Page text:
[editor’s note:  Our friends at Bookthink.com have an excellent article describing the Bookseller’s Seminar in Colorado]


Suzie Eisfelder
Suz’s Space
Your online home for pre-loved books and part-work magazines
Website:  www.suzs-space.com
Blog:  suzsspace.wordpress.com
Twitter:  twitter.com/SuzsSpace

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Suzie Eisfelder

Suzie Eisfelder

3 Comments

  1. I think a Bootcamp (or something of a similar but less american name) is a GREAT idea. There are many subjects that could be listed and the combined intelligence and experience of the Booksellers would be tremendously helpful to others. I have tried to get some networking going in my area with very little success. My experience has shown me that 2nd hand booksellers are often poor!!!, rather introverted and protective of their own patch. I have always thought that networking and sharing was a great idea and would probably be beneficial to all however I havent found a way to do it yet. A conference perhaps-(bootcamp sounds like participants are beginners that need bullying into shape)- where subjects such as some you have listed above would be great. It needs to be low key and probably inexpensive in order to attract participants. Where are you located Susie?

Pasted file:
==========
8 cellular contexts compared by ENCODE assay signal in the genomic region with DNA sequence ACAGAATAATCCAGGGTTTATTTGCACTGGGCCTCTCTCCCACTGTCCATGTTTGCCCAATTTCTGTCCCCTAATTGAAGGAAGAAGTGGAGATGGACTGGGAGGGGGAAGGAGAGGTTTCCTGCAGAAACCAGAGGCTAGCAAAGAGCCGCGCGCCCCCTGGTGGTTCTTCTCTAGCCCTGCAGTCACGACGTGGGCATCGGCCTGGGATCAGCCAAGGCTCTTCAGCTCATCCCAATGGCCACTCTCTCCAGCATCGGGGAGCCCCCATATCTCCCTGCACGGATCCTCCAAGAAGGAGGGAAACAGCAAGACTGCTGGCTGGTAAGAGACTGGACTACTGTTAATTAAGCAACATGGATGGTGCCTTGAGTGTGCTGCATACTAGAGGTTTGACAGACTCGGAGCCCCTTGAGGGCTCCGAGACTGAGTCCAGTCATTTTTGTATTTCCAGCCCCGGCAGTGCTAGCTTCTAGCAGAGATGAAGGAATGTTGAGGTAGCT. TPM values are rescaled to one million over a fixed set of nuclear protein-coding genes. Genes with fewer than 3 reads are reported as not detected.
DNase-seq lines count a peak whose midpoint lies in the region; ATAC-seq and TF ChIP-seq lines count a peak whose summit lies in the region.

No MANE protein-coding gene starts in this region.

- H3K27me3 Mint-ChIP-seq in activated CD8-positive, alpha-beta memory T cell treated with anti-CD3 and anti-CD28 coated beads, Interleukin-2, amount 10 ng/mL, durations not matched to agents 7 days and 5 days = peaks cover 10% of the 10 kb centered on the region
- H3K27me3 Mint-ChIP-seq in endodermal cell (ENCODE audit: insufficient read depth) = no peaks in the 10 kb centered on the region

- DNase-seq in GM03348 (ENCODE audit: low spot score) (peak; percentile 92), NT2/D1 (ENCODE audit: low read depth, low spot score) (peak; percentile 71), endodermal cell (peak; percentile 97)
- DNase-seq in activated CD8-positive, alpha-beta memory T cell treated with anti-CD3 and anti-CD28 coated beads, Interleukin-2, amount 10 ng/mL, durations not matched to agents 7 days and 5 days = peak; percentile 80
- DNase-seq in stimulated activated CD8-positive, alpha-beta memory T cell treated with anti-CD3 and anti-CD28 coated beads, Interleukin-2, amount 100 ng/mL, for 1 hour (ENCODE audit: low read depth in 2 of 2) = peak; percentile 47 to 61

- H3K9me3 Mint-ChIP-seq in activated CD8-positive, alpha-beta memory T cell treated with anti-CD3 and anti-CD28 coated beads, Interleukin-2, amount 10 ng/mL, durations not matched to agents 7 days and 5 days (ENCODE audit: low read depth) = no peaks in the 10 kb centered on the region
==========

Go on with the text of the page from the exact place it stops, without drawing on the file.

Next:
• Sorry for not checking back to find these comments. There hasn’t been a lot of interest in this as yet, but I’m prepared to think about it some more and offer more questions on this blog for future consideration.

      I’m in Melbourne so anything organised by me would have to be here and I’m aware it would have to be done on a shoestring as most of us don’t have a lot of money to spare on things like this.

  2. I’d be keen, certainly, but I think Maggie mentions some very good points. Low key and inexpensive… Perhaps separate online sellers and B&M sellers… Somewhere central…